We divided the participants into five groups based on their prepregnancy PA levels. We also divided the participants into five groups based on their levels of PA during pregnancy. In each of the five groups, the PA = 0 group consisted of participants whose PA was 0. The other participants were divided into four groups using PA quartile points. The groups were labeled Quartiles 1–4 in ascending order of PA. Quartile 1 referred to the group with the lowest PA levels among the four groups, and Quartile 4 referred to the group with the highest PA levels. Further, the participants only reported PA that lasted ≥10 min; this implies that the PA = 0 group might not have reflected the actual PA. In addition, a general recommended amount of PA during pregnancy has not been determined. Therefore, in this study Quartile 1, which had the least amount of PA, was used as the control group instead of the PA = 0 group.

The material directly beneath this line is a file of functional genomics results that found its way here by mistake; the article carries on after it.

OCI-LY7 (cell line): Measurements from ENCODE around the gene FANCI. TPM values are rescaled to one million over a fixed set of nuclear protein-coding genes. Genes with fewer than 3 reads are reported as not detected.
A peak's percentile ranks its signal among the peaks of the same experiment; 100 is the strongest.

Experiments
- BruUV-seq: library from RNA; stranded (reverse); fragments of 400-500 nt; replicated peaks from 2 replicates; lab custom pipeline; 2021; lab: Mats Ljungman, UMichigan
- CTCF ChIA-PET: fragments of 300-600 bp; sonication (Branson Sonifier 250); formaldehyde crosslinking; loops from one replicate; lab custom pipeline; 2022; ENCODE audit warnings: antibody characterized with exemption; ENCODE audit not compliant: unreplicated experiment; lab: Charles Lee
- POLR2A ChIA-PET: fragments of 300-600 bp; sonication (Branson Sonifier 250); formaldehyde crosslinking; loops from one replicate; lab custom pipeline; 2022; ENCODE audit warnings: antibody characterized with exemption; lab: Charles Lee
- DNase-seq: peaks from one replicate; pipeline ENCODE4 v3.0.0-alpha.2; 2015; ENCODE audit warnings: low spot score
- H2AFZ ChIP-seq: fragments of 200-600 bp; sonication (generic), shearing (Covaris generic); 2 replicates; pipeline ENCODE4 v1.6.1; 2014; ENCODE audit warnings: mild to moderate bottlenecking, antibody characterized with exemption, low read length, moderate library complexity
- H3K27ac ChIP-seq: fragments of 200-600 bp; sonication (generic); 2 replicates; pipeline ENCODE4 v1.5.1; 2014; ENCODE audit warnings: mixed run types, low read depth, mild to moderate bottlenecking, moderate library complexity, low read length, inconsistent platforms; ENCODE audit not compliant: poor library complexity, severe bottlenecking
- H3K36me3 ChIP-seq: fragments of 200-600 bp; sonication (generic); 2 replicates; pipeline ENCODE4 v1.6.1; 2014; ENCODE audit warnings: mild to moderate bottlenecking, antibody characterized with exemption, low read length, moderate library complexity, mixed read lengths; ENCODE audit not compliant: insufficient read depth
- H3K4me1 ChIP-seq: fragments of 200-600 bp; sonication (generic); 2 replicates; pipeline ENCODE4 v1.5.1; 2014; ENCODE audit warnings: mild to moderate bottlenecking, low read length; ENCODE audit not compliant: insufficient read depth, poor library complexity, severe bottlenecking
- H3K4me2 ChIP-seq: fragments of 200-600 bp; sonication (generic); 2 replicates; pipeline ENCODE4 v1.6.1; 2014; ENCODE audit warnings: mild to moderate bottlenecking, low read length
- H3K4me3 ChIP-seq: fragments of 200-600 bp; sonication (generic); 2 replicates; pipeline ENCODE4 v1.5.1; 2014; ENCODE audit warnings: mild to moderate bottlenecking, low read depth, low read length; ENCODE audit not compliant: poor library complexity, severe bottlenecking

The abovementioned categorization of maternal PA was performed in the same way as in our previous study24.
Exposure 2: Maternal sleep before and during pregnancy
In the M-T1 questionnaire, participants were asked about their awakening time and bedtime before pregnancy. We calculated the sleep duration of participants and divided the participants into six groups according to sleep time: <6 h, 6–7 h, 7–8 h (reference), 8–9 h, 9–10 h, and >10 h. Participants were also divided into groups according to bedtime: 21:00 to 00:00 (reference), 24:00 to 03:00, and others (sleep before 21:00 or after 03:00). Since the bedtime for more than 95% of the analyzed participants was between 21:00 and 03:00 and the mode of bedtime was between 22:00 and 24:00, we further divided the participants into groups according to bedtime: 21:00, 24:00, and 03:00.
In the M-T2 questionnaire, participants were also asked about their usual awakening time and bedtime in the previous month. The participants were divided into groups as described above for M-T1.
The abovementioned categorization of maternal sleep was performed in the same way as in our previous research25.